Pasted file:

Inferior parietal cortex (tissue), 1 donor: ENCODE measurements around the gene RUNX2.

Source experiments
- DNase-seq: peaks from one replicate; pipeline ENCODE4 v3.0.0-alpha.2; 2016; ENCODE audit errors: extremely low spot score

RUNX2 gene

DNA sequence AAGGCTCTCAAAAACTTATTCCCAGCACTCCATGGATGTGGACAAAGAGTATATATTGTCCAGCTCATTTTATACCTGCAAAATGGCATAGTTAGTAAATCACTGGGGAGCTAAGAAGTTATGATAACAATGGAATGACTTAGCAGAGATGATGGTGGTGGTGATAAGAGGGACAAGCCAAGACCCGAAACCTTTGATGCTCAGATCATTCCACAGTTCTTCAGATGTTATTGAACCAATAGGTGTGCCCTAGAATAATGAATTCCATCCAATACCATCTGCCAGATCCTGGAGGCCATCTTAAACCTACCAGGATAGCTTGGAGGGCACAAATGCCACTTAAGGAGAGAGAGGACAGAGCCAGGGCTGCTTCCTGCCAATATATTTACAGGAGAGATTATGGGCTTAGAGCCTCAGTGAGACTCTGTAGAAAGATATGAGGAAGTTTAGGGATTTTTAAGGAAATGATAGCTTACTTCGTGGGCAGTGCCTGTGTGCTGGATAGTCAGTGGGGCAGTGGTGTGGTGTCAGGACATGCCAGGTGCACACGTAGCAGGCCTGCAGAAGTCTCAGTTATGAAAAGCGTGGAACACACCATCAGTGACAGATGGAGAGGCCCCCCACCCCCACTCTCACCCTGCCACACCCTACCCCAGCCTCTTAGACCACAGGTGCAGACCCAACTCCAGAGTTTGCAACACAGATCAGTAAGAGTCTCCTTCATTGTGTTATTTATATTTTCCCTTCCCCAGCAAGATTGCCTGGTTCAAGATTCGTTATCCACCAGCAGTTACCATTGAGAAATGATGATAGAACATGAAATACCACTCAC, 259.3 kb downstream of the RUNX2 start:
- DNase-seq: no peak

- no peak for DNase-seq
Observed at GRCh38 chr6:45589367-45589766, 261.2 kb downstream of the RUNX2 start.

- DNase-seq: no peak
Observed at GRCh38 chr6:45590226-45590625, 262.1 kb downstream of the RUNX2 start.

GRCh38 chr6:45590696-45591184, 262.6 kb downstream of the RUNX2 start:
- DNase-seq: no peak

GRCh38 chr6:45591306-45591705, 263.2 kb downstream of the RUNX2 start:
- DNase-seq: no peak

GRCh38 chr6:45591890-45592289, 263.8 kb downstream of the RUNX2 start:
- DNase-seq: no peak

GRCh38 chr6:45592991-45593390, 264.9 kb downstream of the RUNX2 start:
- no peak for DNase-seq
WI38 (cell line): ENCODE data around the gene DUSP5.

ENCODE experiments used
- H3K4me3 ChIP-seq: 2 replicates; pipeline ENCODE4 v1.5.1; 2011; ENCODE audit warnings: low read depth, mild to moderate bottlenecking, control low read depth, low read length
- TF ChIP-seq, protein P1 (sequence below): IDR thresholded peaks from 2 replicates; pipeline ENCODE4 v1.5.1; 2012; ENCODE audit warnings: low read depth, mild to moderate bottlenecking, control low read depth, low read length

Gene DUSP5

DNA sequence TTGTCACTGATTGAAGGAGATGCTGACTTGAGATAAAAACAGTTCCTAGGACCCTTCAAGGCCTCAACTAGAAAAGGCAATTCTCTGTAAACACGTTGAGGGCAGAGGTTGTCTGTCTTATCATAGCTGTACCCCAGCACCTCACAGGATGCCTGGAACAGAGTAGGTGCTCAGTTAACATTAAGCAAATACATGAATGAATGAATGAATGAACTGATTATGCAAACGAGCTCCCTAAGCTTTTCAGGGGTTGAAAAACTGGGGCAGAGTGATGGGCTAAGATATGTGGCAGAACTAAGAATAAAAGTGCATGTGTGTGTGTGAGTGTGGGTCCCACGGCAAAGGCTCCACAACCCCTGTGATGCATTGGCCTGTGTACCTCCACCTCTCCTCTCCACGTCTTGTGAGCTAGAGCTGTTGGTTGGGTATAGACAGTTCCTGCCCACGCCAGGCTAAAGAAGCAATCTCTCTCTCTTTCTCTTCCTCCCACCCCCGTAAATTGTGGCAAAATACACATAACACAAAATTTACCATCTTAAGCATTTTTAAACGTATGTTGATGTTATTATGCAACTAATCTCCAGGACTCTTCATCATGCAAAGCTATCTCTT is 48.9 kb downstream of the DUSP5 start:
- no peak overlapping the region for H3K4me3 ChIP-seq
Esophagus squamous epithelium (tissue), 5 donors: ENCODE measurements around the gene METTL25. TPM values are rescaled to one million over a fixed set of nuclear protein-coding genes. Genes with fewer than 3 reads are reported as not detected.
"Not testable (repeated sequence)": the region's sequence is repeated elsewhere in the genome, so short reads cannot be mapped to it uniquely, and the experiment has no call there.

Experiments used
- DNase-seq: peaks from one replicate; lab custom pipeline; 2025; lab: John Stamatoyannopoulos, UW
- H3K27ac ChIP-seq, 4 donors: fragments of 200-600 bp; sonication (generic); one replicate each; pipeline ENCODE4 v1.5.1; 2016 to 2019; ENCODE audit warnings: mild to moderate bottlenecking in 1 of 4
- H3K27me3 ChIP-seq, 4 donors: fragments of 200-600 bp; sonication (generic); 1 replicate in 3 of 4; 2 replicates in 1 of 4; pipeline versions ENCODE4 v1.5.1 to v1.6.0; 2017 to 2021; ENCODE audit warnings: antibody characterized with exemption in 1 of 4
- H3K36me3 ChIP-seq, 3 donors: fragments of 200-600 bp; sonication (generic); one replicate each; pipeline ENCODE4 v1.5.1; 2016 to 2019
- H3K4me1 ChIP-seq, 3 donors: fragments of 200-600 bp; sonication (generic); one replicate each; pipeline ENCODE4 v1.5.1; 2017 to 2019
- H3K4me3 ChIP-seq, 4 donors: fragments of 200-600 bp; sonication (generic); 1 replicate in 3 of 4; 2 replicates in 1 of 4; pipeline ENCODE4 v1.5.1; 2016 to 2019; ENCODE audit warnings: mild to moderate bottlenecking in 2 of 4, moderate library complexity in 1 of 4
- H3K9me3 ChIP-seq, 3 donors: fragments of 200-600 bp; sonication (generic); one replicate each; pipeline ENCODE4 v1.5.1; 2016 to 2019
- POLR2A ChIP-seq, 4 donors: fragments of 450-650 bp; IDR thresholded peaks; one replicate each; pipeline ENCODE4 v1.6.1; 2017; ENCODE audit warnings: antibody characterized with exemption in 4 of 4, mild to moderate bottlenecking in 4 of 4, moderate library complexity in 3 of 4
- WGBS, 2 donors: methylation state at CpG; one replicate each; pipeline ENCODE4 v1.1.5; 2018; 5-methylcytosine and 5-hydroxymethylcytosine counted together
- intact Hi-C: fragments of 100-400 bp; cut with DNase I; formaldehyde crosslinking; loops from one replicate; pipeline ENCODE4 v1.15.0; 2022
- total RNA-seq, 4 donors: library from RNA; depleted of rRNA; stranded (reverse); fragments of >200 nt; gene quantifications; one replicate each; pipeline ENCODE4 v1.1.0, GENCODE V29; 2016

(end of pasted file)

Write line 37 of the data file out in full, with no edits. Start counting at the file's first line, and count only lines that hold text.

- WGBS, 2 donors: methylation state at CpG; one replicate each; pipeline ENCODE4 v1.1.5; 2018; 5-methylcytosine and 5-hydroxymethylcytosine counted together